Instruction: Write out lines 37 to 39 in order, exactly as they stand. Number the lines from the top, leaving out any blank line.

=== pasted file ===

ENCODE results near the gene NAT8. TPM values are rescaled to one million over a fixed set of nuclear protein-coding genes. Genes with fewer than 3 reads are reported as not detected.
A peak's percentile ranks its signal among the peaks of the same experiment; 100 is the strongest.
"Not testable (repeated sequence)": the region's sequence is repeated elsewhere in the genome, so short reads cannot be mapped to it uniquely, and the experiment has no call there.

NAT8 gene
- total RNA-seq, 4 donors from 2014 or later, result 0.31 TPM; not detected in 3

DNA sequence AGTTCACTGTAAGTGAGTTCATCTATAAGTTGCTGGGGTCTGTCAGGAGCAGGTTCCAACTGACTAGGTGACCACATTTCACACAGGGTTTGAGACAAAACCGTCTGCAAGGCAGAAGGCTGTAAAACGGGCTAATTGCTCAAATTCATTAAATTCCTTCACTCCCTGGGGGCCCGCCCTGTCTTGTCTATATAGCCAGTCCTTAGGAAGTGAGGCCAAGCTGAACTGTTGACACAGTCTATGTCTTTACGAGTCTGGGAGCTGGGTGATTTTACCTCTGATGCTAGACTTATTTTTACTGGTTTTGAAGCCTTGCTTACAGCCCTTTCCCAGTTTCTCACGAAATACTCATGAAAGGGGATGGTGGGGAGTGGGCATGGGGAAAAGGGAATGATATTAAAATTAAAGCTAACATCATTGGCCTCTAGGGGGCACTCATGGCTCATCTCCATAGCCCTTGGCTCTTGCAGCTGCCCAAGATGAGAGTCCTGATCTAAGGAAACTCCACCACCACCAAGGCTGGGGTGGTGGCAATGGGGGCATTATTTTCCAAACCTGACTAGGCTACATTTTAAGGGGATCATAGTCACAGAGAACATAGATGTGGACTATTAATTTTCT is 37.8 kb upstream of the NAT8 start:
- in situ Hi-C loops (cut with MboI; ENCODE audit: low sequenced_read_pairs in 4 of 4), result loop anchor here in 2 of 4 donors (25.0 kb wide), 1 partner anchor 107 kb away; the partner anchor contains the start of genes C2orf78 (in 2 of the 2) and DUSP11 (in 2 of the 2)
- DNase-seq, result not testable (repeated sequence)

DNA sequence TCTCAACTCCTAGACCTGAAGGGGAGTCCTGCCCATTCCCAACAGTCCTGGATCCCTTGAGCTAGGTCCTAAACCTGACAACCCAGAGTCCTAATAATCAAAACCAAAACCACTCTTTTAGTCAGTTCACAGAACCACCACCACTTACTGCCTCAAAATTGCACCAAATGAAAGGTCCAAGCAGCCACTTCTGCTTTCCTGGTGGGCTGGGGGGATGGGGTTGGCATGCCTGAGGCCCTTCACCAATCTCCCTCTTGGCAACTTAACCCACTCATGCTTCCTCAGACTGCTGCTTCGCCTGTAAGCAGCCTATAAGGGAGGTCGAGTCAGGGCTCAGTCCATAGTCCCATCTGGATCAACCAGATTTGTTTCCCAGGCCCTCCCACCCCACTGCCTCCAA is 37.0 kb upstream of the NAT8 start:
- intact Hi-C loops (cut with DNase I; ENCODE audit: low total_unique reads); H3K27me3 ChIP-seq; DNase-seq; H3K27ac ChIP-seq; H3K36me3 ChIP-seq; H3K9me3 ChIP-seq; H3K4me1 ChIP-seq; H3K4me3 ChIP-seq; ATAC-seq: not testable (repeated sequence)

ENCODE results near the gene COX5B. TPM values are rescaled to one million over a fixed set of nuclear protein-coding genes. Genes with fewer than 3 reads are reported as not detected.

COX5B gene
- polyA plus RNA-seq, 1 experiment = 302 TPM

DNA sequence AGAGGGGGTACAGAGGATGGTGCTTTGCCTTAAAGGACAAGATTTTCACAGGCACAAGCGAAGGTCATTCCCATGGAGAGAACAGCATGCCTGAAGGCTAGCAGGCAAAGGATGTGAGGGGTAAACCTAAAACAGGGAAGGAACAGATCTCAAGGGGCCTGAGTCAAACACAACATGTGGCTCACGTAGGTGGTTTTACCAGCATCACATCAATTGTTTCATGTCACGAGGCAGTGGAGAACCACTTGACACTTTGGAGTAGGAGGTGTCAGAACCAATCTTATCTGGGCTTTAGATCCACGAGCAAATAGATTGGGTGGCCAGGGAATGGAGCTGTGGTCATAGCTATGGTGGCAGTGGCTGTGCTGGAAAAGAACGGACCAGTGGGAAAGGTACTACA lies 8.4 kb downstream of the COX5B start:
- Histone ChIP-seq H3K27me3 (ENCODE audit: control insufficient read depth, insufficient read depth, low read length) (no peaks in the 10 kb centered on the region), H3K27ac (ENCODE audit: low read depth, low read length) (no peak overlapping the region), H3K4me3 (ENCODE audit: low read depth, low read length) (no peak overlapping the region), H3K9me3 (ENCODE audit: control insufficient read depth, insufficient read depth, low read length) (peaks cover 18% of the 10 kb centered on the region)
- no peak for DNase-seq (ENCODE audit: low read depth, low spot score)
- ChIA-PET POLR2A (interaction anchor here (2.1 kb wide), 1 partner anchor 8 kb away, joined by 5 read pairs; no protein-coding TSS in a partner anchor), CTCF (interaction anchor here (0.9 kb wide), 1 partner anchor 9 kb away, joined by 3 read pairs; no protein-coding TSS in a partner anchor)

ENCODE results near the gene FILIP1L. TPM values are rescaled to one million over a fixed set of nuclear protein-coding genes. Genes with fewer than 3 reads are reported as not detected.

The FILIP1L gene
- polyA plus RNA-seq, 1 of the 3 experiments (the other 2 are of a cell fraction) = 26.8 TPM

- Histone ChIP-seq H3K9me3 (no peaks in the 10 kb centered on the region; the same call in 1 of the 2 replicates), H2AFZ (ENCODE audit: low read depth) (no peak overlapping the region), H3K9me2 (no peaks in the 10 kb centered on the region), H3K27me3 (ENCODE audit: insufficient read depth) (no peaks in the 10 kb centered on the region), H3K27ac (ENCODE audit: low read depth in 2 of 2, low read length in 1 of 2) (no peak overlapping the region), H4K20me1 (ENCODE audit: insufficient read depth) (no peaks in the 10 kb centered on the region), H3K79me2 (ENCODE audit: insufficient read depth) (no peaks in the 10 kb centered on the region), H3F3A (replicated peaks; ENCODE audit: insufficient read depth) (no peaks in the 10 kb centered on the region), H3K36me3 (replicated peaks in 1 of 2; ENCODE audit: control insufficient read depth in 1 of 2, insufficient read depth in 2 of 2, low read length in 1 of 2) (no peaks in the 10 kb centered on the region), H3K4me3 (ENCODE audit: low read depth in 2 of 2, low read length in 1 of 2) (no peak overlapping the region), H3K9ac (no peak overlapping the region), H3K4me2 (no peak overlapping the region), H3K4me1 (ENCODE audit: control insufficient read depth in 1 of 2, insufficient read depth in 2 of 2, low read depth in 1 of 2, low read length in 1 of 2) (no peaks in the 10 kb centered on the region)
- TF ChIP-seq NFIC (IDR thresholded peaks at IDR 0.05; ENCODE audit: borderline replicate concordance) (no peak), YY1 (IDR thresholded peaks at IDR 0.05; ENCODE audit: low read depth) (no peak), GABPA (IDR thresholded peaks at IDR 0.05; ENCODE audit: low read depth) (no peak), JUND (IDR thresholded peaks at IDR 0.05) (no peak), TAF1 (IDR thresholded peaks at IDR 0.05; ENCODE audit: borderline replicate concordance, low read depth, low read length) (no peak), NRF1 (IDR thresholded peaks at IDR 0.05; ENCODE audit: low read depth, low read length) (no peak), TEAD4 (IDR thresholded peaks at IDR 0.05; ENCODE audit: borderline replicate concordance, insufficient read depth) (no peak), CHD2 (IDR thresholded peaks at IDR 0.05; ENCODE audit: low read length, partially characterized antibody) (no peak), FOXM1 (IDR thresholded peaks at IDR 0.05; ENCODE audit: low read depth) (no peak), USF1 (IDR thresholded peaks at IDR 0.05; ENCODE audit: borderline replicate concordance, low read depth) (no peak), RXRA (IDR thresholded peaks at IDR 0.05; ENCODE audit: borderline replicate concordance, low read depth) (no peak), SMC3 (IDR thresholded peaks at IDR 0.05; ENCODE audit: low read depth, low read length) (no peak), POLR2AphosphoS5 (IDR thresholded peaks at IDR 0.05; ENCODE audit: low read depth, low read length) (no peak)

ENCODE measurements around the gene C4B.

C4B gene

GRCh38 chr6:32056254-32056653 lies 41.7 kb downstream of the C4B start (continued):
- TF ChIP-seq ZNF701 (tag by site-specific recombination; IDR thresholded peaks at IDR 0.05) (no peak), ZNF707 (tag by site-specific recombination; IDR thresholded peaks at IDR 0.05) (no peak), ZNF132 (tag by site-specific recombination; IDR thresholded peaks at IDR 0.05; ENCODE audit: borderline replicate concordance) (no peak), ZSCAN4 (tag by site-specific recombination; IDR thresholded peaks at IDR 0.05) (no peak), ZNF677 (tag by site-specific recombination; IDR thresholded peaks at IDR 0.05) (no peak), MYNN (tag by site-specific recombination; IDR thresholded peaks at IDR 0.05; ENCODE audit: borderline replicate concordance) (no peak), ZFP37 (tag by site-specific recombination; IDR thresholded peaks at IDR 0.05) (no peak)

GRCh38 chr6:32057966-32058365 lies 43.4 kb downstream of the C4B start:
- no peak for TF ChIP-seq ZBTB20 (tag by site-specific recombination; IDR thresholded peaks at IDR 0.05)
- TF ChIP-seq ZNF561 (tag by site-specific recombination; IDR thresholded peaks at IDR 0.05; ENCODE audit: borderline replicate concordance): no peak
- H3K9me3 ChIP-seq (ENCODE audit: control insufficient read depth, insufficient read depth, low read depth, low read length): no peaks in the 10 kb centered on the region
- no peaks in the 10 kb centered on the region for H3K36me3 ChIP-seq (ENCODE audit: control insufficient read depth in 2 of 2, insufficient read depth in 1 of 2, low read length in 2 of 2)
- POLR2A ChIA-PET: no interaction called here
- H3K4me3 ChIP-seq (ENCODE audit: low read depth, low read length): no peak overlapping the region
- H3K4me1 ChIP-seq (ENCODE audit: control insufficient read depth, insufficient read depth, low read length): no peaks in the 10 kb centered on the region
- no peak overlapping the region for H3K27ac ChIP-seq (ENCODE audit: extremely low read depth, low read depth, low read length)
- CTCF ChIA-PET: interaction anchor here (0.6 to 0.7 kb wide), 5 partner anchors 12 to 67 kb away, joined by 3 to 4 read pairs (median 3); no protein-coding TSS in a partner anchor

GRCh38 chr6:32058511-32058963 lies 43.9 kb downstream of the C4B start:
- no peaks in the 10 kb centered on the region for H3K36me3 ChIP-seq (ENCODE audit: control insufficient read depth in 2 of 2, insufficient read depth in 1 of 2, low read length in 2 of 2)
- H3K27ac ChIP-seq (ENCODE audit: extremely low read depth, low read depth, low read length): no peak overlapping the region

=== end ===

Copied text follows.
GRCh38 chr6:32058511-32058963 lies 43.9 kb downstream of the C4B start:
- no peaks in the 10 kb centered on the region for H3K36me3 ChIP-seq (ENCODE audit: control insufficient read depth in 2 of 2, insufficient read depth in 1 of 2, low read length in 2 of 2)
- H3K27ac ChIP-seq (ENCODE audit: extremely low read depth, low read depth, low read length): no peak overlapping the region